It flows more easily, and it keeps you in the story, because it reads like a real life scenario. If the dialogue feels forced or abnormal, it can momentarily bring a reader out of your fictional world, which is the exact opposite of what you should be looking to do. You should want them invested in your book, and take precautions to keep them there. Dialogue can be a deciding issue on that, even if just momentarily. You probably don’t want your reader to pause to say, “Nobody talks that way!” and then have to submerge into the novel all over again. Keep them there, and use thought-out vocabulary to do so.

If you’d like to critique my work – see if I abide by my own rules – check out Essenced, scheduled to be free on December 5th. Links are on my website.

Book Blurb:

by Connie L. Smith (Goodreads Author)

Years ago, demons were forced out of the earth’s realm by a band of supernatural fighters, banished from the place and its people in the aftermath of a horrific war. It should’ve ended there – would’ve – if not for the final demon’s claw snagging on the open portal. What felt like victory became only a reprieve, the winning warriors understanding that the tear would spread, and the demons eventually would escape exile. It was only a matter of time, and a need for future defense – a question of genetics and essences, magic and power.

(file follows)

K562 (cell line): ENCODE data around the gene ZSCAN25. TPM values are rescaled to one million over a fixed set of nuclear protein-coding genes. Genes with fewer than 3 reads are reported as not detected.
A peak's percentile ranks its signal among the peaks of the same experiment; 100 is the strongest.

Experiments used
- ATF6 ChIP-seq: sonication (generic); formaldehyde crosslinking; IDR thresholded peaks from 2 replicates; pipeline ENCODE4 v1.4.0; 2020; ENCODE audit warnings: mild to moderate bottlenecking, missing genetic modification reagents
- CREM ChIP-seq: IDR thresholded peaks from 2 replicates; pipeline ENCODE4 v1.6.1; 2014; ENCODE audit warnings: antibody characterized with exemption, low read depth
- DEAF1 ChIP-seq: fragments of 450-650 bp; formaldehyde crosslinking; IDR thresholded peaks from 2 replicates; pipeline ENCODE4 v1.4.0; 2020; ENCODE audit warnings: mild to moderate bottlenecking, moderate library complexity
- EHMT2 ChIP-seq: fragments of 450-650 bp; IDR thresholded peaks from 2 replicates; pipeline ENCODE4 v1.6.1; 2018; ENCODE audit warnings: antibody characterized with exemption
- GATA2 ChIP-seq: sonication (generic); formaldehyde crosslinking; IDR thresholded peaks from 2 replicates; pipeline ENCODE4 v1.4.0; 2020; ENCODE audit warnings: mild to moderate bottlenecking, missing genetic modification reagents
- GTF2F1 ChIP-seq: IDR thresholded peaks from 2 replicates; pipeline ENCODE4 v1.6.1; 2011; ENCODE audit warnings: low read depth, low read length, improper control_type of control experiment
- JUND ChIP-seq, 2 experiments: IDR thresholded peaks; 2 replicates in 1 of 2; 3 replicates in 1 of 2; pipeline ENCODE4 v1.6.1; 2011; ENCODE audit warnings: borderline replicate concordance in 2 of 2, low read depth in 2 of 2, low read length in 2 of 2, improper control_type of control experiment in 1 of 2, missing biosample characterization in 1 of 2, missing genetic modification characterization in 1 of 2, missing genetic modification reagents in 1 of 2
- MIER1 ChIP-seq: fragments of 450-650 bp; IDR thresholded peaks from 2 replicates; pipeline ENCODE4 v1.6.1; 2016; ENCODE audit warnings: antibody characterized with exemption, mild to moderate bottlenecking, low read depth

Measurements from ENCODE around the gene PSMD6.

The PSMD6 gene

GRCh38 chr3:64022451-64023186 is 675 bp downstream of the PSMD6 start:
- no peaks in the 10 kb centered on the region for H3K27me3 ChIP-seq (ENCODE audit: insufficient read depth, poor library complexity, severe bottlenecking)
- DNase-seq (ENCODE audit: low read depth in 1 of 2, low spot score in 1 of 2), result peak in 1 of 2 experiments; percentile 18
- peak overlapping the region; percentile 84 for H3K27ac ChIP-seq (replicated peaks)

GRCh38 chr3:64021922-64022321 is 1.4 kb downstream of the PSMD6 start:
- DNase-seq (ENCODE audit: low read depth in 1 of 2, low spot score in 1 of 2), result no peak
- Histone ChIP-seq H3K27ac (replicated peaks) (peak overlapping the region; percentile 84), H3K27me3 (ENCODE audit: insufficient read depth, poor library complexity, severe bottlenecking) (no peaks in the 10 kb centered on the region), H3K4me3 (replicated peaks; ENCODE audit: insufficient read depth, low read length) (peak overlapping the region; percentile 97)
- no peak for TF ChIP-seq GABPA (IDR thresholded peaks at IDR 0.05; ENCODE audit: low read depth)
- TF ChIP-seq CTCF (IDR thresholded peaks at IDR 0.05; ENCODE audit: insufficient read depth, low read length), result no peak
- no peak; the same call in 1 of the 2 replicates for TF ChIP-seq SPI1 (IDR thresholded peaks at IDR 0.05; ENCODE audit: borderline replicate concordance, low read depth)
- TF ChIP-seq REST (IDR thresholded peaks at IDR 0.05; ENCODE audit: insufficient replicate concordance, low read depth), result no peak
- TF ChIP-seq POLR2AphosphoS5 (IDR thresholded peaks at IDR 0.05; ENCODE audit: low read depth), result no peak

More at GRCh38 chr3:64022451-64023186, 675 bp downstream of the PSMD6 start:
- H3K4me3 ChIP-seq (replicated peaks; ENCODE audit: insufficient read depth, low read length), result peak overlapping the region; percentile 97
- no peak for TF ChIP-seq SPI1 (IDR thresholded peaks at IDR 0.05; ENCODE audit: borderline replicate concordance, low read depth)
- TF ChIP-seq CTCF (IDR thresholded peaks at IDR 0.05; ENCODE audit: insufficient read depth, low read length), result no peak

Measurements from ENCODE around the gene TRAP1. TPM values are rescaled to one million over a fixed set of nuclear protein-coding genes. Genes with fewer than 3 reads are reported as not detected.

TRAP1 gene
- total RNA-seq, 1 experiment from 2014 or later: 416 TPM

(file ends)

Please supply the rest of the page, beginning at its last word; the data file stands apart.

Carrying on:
Now, centuries later, a new army must bind together – one of teenagers with inhuman potentials and abilities…

AJ went to bed Sunday night an average teenage girl, clumsy and athletically lacking. So when she wakes up Monday morning with super-strength, she does what any rational person would do: She goes into denial. When a smoking hot guy in a suit shows up, rambling about the end of the war and demons spilling through some kind of rift, she refuses to listen, telling herself he’s insane. Except weird things just won’t quit happening, and the guy keeps popping up in her life, trying to explain the changes suddenly happening within her. Is she crazy, or is this guy… not so crazy after all?

Author Bio:

Connie L. Smith spends far too much time with her mind wandering in fictional places. She reads too much, likes to bake, and will be forever sad that she doesn’t have fairy wings. And that she can’t swing dance. When she isn’t reading or writing, there’s a good chance she’s goofing off with her amazing, wonderful, incredible, fabulous nieces and nephew, or listening to music that is severely outdated. She has her BA from Northern KentuckyUniversity in Speech Communication and History (she doesn’t totally get the connection either) and likes to snap photos. Oh, and she likes apples a whole big bunch.Found out more about Connie L. Smith, A GOODREADS Author at: